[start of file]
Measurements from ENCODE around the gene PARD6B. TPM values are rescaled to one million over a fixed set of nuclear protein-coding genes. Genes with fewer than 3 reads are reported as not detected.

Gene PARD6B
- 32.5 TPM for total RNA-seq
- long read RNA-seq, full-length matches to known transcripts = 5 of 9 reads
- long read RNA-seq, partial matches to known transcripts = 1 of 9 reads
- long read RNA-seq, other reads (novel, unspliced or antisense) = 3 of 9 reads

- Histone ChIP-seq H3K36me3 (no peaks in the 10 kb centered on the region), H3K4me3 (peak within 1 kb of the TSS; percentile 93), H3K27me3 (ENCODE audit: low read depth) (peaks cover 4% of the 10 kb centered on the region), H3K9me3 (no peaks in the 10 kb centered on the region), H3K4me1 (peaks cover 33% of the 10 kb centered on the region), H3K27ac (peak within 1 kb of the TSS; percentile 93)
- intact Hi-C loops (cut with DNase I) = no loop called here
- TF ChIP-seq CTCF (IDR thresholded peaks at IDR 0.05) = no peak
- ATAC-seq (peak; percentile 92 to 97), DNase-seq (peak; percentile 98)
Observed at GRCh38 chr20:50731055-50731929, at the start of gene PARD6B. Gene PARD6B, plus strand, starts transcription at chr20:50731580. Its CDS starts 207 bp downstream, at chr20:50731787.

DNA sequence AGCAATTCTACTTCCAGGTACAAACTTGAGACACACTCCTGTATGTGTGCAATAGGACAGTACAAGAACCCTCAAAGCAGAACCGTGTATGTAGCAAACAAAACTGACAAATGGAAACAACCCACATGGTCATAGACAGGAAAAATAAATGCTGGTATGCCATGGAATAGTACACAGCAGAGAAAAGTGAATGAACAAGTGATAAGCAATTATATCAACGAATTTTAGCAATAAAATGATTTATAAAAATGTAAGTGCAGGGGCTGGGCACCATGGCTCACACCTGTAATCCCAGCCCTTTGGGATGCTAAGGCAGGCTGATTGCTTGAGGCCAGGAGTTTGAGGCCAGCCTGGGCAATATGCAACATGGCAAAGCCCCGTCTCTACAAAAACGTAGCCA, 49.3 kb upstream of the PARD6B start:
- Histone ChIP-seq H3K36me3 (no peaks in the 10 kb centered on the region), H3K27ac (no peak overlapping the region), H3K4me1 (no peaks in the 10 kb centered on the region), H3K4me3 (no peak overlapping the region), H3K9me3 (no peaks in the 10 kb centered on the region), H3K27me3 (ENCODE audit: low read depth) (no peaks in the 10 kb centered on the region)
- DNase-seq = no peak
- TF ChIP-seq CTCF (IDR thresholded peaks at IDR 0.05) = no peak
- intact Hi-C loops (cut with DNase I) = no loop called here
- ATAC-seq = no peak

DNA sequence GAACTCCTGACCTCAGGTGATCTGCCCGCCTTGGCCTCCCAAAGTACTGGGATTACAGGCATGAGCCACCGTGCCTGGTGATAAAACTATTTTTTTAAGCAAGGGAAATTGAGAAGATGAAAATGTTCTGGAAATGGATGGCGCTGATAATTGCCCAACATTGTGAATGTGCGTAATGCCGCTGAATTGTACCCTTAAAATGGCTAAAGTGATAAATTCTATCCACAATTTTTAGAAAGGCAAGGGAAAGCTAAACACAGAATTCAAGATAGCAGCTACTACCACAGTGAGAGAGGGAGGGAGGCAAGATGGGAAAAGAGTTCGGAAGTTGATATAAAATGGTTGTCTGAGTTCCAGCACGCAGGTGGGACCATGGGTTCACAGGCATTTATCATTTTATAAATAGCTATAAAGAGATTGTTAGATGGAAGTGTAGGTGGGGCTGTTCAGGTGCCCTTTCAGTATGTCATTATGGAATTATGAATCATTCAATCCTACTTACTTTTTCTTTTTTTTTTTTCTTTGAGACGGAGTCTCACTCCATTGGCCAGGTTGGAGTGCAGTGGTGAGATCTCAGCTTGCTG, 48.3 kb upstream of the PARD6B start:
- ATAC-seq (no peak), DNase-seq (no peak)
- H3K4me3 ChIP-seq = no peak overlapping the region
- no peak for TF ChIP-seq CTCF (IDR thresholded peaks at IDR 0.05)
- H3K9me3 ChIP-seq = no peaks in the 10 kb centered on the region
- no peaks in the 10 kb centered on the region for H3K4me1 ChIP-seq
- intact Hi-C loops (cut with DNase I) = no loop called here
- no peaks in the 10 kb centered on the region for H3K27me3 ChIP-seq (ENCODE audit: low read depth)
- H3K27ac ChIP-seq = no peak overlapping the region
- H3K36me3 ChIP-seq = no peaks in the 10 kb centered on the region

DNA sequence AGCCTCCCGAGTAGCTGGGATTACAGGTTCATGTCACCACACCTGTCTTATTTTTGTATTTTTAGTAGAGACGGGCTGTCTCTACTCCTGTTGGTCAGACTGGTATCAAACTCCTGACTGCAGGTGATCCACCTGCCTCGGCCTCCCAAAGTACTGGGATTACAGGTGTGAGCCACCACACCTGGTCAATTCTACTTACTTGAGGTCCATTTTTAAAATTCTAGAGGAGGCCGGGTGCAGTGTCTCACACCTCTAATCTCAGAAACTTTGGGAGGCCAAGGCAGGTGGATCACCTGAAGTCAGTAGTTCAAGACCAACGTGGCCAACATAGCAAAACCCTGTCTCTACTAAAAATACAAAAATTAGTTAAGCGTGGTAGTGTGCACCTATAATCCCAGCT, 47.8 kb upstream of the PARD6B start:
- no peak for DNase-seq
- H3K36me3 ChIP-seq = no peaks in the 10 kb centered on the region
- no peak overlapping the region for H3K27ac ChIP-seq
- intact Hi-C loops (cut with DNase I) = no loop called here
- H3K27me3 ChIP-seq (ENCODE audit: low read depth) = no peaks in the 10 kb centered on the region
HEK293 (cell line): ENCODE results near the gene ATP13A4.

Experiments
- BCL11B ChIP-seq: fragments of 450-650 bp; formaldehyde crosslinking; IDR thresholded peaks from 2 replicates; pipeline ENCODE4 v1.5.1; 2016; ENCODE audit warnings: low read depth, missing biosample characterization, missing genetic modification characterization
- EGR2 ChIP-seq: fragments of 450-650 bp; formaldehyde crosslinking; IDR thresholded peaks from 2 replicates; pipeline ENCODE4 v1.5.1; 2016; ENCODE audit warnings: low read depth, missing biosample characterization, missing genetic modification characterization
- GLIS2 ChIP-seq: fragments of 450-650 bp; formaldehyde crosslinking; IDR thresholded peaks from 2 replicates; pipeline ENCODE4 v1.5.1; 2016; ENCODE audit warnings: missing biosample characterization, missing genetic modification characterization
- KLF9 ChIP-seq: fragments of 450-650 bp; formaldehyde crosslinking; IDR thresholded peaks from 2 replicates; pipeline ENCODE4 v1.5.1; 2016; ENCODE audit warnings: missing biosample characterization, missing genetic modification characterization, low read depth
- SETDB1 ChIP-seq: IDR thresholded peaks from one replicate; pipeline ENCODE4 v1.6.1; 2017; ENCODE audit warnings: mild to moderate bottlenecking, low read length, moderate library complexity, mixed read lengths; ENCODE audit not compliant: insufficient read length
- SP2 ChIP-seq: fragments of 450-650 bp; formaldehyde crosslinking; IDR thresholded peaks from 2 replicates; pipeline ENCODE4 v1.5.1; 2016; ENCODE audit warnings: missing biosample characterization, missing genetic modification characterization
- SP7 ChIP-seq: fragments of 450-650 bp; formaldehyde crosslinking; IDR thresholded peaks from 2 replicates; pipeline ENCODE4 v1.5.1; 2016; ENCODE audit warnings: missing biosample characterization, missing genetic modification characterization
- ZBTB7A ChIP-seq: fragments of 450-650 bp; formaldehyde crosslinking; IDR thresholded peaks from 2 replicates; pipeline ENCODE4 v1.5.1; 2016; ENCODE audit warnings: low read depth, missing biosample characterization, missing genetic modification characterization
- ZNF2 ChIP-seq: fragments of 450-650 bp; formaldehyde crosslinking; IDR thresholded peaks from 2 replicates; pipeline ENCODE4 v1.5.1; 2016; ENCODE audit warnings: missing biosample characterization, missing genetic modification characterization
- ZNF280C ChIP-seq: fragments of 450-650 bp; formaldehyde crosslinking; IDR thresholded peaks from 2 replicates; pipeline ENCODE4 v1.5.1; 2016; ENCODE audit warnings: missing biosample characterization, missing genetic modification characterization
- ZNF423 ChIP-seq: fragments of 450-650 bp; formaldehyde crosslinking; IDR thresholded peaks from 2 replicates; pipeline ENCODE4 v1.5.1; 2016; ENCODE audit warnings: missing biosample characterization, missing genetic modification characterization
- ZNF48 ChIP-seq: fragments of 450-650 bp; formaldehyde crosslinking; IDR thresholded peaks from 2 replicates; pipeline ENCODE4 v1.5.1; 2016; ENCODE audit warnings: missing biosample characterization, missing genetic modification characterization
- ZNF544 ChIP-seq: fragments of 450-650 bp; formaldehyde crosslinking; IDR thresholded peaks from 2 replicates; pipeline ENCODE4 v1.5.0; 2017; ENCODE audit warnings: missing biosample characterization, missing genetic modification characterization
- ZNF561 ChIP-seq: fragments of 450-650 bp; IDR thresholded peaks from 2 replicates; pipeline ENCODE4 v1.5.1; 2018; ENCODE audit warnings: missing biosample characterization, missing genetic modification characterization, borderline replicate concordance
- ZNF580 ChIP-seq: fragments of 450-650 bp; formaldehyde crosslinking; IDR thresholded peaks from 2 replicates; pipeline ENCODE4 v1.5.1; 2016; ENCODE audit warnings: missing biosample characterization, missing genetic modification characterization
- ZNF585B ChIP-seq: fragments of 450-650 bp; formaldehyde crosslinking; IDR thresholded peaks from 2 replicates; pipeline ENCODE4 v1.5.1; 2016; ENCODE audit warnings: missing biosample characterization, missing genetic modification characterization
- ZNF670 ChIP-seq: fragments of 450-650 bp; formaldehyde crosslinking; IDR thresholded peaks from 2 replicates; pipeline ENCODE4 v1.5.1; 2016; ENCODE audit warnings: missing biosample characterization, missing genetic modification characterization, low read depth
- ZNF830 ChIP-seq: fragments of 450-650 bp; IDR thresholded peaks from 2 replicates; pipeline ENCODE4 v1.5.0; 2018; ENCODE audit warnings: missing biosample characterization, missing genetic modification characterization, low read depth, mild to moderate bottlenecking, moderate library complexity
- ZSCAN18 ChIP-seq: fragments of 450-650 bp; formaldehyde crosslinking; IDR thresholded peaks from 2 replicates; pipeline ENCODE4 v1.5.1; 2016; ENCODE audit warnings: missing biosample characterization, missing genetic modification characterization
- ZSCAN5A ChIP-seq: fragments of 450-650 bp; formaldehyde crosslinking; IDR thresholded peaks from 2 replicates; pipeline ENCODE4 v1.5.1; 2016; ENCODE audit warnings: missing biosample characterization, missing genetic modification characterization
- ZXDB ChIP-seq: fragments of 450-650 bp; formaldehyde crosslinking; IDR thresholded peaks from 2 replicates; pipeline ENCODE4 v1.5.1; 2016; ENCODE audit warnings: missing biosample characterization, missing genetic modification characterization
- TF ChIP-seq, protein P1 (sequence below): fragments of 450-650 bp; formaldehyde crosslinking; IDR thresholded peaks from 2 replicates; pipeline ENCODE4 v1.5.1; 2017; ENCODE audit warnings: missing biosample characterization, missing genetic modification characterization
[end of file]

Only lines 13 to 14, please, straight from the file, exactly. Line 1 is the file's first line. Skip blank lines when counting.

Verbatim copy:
- Histone ChIP-seq H3K36me3 (no peaks in the 10 kb centered on the region), H3K27ac (no peak overlapping the region), H3K4me1 (no peaks in the 10 kb centered on the region), H3K4me3 (no peak overlapping the region), H3K9me3 (no peaks in the 10 kb centered on the region), H3K27me3 (ENCODE audit: low read depth) (no peaks in the 10 kb centered on the region)
- DNase-seq = no peak